What? If you’re in the know, you know there are three major ways to handle missing data:
full-information maximum likelihood, multiple imputation, and one-step full-luxury1 Bayesian imputation. If you’re a frequentist, you only have the first two options.
Preamble Suppose you’ve got data from a randomized controlled trial (RCT) where participants received either treatment or control. Further suppose you only collected data at two time points, pre- and post-treatment.
What? One of Tristan Mahr’s recent Twitter threads almost broke my brain.
wait when people talk about treating overdispersion by using random effects, they sometimes put a random intercept on each row?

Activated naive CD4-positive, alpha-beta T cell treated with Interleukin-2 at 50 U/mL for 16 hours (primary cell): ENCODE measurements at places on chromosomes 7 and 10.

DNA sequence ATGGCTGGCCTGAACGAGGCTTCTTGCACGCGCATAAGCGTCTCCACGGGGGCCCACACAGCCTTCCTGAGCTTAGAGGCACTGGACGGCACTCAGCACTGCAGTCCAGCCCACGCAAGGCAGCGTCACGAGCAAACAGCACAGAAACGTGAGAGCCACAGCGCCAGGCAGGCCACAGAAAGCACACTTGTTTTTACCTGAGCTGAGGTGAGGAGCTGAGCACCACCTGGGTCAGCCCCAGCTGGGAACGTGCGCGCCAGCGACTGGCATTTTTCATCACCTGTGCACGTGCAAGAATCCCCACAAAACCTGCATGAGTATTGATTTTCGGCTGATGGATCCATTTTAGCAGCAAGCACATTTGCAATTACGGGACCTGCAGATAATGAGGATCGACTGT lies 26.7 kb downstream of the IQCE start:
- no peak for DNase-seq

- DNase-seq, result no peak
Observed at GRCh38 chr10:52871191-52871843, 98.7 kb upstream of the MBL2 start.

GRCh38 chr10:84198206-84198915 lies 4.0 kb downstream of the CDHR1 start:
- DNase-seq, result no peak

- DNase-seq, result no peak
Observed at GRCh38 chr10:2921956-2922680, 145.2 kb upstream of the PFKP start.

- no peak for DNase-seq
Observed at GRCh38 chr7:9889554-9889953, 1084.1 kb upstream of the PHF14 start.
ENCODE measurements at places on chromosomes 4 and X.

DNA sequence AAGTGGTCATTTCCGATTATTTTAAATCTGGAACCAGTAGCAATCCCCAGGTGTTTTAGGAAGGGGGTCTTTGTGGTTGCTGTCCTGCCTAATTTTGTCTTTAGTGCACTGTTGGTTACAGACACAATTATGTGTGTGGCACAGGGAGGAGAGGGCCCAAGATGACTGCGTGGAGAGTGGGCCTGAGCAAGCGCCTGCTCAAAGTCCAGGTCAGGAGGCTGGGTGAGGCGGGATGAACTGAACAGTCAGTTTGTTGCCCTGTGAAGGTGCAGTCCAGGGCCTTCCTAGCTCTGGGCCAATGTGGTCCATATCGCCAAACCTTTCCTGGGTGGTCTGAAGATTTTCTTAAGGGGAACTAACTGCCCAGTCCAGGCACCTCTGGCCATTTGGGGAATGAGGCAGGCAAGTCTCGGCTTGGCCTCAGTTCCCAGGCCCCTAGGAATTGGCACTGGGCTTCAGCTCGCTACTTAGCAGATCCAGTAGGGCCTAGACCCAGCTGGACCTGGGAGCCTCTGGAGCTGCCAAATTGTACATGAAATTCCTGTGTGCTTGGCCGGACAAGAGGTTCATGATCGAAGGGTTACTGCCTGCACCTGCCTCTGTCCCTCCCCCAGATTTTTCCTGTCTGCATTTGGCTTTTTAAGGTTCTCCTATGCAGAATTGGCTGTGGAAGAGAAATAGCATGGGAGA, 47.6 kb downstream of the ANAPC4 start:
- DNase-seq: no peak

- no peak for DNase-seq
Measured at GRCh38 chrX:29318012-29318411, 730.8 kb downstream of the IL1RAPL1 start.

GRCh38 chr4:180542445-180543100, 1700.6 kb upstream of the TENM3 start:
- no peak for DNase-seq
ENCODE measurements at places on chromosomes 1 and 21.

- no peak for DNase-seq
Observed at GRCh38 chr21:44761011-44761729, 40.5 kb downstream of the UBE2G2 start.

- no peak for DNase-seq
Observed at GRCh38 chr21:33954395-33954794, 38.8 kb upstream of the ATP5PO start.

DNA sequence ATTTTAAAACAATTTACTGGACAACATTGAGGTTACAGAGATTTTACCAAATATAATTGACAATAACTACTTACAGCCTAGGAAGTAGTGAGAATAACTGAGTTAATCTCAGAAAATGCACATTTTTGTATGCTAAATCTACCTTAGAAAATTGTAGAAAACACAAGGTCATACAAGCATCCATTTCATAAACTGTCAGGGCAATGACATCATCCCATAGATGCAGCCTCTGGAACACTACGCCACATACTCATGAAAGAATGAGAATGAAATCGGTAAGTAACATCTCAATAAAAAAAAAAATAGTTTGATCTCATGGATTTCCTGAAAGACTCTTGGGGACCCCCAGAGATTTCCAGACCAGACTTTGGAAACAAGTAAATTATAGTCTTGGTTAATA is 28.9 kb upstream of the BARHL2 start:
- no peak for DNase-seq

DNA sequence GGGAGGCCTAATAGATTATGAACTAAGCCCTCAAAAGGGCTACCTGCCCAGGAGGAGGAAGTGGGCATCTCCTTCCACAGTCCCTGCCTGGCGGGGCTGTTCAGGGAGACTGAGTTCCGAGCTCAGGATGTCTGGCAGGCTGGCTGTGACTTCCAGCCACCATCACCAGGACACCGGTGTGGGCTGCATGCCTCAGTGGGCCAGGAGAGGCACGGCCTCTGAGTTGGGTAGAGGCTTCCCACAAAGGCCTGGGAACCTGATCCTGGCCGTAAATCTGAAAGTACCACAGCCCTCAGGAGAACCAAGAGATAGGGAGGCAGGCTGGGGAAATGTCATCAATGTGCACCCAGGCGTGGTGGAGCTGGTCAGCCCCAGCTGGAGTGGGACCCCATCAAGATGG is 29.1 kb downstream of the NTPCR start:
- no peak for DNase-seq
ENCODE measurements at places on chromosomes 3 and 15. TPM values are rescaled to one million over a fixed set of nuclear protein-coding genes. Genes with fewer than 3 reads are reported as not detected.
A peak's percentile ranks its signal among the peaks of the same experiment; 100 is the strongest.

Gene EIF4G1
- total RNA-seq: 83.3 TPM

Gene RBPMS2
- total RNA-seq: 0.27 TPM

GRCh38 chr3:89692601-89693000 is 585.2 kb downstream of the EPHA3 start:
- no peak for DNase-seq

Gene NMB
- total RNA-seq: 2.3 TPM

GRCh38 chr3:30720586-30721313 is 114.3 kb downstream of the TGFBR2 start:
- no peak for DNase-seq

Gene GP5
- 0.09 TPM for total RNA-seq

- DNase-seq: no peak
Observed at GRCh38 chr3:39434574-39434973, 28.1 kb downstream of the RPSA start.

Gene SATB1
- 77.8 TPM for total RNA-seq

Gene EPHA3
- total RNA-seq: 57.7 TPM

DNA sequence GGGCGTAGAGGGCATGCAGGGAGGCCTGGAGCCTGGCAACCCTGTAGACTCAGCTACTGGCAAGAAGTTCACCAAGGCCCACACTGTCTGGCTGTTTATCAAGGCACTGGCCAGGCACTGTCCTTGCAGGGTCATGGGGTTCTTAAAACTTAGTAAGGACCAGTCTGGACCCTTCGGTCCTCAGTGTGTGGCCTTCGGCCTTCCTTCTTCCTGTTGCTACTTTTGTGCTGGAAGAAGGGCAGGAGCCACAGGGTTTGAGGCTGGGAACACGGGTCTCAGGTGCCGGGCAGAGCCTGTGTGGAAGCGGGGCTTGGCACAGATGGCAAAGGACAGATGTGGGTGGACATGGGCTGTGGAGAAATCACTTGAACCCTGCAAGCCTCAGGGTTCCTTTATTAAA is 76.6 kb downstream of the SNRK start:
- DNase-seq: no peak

Context Someone recently posted a thread on the Stan forums asking how one might make item-characteristic curve (ICC) and item-information curve (IIC) plots for an item-response theory (IRT) model fit with brms.
Purpose Just this past week, I learned that, Yes, you can fit an exploratory factor analysis (EFA) with lavaan (Rosseel, 2012; Rosseel & Jorgensen, 2019). At the moment, this functionality is only unofficially supported, which is likely why many don’t know about it, yet.
Purpose A few weeks ago, I was preparing to release the second blog post in a two-part series (you can find that post here). During the editing process, I had rendered the files into HTML and tried posting the draft to my website.
Orientation This post is the second and final installment of a two-part series. In the first post, we explored how one might compute an effect size for two-group experimental data with only \(2\) time points.